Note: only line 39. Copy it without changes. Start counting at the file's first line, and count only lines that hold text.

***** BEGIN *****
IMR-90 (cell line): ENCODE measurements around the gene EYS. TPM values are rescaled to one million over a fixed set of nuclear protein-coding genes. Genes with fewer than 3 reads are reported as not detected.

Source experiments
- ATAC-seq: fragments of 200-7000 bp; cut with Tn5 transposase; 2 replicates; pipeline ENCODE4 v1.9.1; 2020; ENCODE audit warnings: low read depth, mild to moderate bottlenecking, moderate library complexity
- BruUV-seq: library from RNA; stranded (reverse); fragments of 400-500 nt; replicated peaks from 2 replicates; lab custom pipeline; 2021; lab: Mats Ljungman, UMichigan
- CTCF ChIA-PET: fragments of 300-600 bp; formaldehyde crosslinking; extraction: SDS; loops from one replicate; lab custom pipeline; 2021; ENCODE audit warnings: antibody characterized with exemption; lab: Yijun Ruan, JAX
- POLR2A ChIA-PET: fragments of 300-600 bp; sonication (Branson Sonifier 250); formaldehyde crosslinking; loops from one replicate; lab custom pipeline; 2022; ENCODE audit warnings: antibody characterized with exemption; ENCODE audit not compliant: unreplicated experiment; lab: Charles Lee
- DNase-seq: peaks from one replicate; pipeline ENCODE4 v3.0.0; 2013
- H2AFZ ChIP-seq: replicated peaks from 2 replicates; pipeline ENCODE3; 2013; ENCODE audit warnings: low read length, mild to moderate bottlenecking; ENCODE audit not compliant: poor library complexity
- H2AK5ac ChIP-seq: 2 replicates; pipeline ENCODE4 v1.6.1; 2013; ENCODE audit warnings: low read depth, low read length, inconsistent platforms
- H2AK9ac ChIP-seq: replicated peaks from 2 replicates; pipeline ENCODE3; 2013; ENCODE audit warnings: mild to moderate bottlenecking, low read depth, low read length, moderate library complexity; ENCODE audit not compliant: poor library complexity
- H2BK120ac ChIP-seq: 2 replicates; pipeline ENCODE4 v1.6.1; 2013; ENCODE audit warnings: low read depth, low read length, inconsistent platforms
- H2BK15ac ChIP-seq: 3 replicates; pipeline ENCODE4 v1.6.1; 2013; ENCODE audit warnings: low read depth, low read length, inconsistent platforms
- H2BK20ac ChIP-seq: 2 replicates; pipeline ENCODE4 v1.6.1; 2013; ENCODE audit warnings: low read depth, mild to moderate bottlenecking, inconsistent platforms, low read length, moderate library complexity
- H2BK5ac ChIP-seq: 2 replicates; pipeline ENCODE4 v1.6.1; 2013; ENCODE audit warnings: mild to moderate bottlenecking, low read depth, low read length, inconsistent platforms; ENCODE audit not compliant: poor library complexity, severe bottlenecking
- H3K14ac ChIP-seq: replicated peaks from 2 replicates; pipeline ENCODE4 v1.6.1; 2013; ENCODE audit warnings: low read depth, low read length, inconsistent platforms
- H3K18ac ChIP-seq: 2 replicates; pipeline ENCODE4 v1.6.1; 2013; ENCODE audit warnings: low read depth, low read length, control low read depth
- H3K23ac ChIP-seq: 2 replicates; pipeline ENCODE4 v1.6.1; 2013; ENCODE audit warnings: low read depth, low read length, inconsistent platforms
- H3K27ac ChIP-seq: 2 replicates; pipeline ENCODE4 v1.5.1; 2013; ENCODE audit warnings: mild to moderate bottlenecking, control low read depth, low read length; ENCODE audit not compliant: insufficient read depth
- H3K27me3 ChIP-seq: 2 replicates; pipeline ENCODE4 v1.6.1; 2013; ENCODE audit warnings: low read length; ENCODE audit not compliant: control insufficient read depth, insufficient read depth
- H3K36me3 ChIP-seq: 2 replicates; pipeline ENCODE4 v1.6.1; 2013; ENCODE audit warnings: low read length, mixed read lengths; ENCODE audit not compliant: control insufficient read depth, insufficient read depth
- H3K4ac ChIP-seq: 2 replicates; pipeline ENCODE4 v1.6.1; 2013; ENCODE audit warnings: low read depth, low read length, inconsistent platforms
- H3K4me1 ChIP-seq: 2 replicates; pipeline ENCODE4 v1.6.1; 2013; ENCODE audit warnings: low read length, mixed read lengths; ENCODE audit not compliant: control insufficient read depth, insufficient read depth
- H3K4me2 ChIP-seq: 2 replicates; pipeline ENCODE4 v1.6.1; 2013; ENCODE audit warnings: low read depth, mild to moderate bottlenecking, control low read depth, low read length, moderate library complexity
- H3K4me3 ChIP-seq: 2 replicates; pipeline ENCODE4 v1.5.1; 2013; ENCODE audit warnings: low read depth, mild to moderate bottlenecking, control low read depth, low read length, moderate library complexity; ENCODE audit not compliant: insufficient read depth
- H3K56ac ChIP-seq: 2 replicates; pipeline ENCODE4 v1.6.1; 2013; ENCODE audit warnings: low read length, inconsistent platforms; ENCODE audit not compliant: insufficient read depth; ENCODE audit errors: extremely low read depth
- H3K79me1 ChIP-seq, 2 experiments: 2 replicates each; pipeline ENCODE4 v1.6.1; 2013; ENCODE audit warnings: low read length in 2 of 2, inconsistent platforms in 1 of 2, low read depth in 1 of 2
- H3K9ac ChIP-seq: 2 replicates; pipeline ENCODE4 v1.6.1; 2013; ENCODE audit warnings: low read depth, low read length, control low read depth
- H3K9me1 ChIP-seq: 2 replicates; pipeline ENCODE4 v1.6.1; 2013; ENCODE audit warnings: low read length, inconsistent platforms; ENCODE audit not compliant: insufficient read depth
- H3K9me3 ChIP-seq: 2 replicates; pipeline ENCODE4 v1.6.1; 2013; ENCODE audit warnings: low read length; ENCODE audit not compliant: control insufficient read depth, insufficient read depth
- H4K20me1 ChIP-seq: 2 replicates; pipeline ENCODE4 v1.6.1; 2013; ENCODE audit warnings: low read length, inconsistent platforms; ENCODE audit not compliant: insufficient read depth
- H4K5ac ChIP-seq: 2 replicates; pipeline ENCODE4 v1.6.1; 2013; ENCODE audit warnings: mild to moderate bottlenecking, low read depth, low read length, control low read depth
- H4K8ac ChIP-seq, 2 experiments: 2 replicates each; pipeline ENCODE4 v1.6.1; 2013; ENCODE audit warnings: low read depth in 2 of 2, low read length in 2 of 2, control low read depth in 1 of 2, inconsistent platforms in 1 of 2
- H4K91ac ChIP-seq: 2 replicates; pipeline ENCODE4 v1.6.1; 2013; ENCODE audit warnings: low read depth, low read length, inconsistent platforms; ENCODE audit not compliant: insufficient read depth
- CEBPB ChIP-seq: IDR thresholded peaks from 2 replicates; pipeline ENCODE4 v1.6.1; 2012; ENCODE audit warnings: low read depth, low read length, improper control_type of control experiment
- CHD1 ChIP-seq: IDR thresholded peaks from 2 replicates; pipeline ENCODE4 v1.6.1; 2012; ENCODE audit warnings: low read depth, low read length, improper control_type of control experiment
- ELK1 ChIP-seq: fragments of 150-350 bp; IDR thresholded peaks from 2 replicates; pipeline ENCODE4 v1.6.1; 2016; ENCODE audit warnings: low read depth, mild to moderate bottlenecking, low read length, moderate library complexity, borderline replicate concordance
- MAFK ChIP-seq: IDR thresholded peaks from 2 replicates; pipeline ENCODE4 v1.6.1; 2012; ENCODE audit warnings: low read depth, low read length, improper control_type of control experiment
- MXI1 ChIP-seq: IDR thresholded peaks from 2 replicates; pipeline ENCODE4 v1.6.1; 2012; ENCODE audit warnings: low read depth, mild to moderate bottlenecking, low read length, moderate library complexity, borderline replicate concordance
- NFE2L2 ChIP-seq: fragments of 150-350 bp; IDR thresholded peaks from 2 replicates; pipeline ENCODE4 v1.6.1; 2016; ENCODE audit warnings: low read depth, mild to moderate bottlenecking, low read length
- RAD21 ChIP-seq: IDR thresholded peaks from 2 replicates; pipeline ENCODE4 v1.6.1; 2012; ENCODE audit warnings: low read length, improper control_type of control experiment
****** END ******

- NFE2L2 ChIP-seq: fragments of 150-350 bp; IDR thresholded peaks from 2 replicates; pipeline ENCODE4 v1.6.1; 2016; ENCODE audit warnings: low read depth, mild to moderate bottlenecking, low read length